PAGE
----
At 50%, South Africa has the highest youth unemployment in the world. Compounding this problem is that the longer young people remain unemployed, the more unemployable they become. Make no mistake, this is a crisis. Economic disengagement has led to political disengagement. A larger proportion of young people are not registered to vote. Where there should be constructive hope, there is destructive despair.
My heart aches for the millions of young South Africans who, having suffered through a dysfunctional schooling system and obtained their long sought-after matriculation certificate, find they are locked out of the job market. Like crawling to the end of a very long tunnel to escape imprisonment and finding bars over the opening.
South Africa’s job market is a hostile place for a hopeful new entrant with little to offer in terms of skills and nothing at all to offer in terms of work experience. There’s so much we can do to turn despair back into hope.
I don’t think one can overstate the importance of work experience to young school-leavers who are not able to go on to tertiary education. It builds confidence and imparts practical skills while also embedding a culture of work and self-reliance.
Experience is one of the key requirements that many young South Africans lack when trying to enter the workplace. And all too many of them have grown up in homes in which not a single adult has a job. So they’ve had pitifully little exposure to the world of work.
In national government, the DA would introduce a voluntary National Civilian Service year to give South Africa’s youth a soft landing into the workplace. I believe this will be a critical and invaluable programme in our mission to build a South Africa that offers all citizens opportunities for learning and earning.
Ideally, all young school-leavers who don’t go on to post-school study should have access to an internship or apprenticeship of sorts. But the reality is that there are simply not enough internships or voluntary programmes available to provide all of them with work experience which they can in turn use to enter the labour force.
The DA believes that the state can play an important role in bridging this gap. Not only would a voluntary National Civilian Service year provide young South Africans with work experience, it will also offer them the opportunity to serve our country.
As set out in the DA’s election manifesto, we envisage that a National Civilian Service year will be offered to every matriculant who doesn’t qualify for tertiary education – approximately 80,000 young people every year. The service provided to the country, or his or her community, will be in return for a stipend and valuable work experience.
We envisage that these will be in an area of the public sector where there is a clearly defined need, such as the police force, education and healthcare. In many cases, the programme will provide a “springboard” for further opportunities in the beneficiary’s chosen sector.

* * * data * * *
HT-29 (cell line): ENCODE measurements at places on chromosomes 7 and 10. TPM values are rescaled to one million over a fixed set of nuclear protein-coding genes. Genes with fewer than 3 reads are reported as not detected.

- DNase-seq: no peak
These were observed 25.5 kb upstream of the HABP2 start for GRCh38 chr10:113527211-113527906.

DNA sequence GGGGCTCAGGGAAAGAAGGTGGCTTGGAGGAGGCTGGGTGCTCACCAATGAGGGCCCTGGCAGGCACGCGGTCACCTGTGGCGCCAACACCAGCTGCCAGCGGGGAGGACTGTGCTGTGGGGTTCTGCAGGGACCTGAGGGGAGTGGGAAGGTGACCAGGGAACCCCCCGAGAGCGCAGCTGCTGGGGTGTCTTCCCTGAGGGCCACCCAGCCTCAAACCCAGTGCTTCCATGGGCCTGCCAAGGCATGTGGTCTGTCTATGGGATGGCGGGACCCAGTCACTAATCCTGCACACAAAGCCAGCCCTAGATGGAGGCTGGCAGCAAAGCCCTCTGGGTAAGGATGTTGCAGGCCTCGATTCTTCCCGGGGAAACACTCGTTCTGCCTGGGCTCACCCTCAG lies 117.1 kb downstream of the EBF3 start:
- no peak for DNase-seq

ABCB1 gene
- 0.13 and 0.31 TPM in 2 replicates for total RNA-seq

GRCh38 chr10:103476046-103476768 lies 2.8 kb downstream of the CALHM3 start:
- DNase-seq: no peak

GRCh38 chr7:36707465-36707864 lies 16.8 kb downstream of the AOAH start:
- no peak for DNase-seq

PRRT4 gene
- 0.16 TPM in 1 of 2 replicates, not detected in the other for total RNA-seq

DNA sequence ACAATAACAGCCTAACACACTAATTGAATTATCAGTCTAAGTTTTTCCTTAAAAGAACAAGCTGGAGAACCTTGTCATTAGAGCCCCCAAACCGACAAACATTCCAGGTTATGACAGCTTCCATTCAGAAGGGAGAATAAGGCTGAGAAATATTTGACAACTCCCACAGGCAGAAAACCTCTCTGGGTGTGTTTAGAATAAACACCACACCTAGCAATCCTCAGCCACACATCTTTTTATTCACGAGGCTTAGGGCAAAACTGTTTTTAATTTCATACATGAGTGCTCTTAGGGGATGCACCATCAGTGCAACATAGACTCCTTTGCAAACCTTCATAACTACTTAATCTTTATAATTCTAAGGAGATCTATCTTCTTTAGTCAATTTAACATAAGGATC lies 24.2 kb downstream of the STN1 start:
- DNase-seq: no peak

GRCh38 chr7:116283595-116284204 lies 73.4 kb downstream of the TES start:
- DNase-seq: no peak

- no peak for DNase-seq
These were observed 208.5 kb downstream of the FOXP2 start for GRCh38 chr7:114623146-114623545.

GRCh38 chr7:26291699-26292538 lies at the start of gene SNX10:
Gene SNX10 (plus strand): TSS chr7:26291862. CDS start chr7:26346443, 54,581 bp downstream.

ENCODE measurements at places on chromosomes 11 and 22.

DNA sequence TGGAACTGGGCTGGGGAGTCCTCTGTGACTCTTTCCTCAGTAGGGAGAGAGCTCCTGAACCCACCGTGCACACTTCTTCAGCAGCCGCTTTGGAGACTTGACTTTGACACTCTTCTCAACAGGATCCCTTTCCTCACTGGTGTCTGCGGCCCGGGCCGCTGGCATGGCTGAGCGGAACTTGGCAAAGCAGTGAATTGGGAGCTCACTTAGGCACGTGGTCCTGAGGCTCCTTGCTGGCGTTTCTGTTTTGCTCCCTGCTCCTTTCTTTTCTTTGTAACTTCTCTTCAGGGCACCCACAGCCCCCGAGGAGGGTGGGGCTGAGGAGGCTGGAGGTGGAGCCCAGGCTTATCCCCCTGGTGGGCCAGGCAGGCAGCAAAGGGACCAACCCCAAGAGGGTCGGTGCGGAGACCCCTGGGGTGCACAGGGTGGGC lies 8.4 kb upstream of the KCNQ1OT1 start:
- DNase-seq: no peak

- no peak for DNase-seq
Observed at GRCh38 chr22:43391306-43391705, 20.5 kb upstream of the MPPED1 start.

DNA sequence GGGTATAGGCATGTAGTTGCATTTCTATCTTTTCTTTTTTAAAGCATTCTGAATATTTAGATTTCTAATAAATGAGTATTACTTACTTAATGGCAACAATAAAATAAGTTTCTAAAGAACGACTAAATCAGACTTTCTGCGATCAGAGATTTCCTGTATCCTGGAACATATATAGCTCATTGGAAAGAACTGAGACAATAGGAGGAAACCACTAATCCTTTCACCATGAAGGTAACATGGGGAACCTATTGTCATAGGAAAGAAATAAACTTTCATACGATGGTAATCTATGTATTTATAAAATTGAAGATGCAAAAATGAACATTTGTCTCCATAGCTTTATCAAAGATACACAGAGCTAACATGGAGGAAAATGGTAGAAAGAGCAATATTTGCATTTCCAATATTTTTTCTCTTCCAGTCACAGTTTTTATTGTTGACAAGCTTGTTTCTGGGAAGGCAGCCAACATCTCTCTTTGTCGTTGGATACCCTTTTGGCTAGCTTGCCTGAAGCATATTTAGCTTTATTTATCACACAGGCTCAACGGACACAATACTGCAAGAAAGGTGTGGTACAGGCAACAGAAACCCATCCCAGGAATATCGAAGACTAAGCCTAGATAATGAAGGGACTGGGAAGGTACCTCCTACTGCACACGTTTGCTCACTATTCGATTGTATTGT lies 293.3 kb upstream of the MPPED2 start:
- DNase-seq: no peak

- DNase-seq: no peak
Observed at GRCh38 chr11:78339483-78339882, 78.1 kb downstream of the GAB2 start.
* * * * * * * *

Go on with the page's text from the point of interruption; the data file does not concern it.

The programme will initially pilot three streams.
An education stream will be geared to providing under served schools with teacher assistance with sports coaching, cultural initiatives and extra supervision.
Some participants of this course will also partake in basic educator skills courses such as early childhood development programmes. This stream would look to identify a number of successful candidates who could undergo bridging courses to study further teaching degrees and diplomas – filling a much-needed skills gap in our country.
A healthcare stream will be geared to providing administrative assistance to clinics and public hospitals across the country. Participants of this stream will be enrolled in one-year community health worker qualification programmes, ensuring they will be qualified community health workers by the end of the programme.
Top performers will receive bridging support and scholarships to
study as qualified nurses to feed back into the skills-deprived public health service.
Finally, a police academy stream will place participants in newly established police academies across the country. They will join members of local law enforcement on daily patrols to gain an understanding of the role of law enforcement in the community. Some will be trained to become certified police officers.
A voluntary National Civilian Service year places young people at the centre of the DA’s agenda to put a job in every home and build a country where opportunities are open to all. It would be complemented with a range of policies to grow the economy and create sustainable jobs and apprenticeships in the private sector, as set out in our manifesto. DM
In other news...
South Africa is in a very real battle. A political fight where terms such as truth and democracy can seem more of a suggestion as opposed to a necessity.
On one side of the battle are those openly willing to undermine the sovereignty of a democratic society, completely disregarding the weight and power of the oaths declared when they took office. If their mission was to decrease society’s trust in government - mission accomplished.
And on the other side are those who believe in the ethos of a country whose constitution was once declared the most progressive in the world. The hope that truth, justice and accountability in politics, business and society is not simply fairy tale dust sprinkled in great electoral speeches; but rather a cause that needs to be intentionally acted upon every day.
However, it would be an offensive oversight not to acknowledge that right there on the front lines, alongside whistleblowers and civil society, stand the journalists. Armed with only their determination to inform society and defend the truth, caught in the crossfire of shots fired from both sides.
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Donald Trump is the oldest president to be elected to a first term in office. The sentient naartjie is 70-years-old.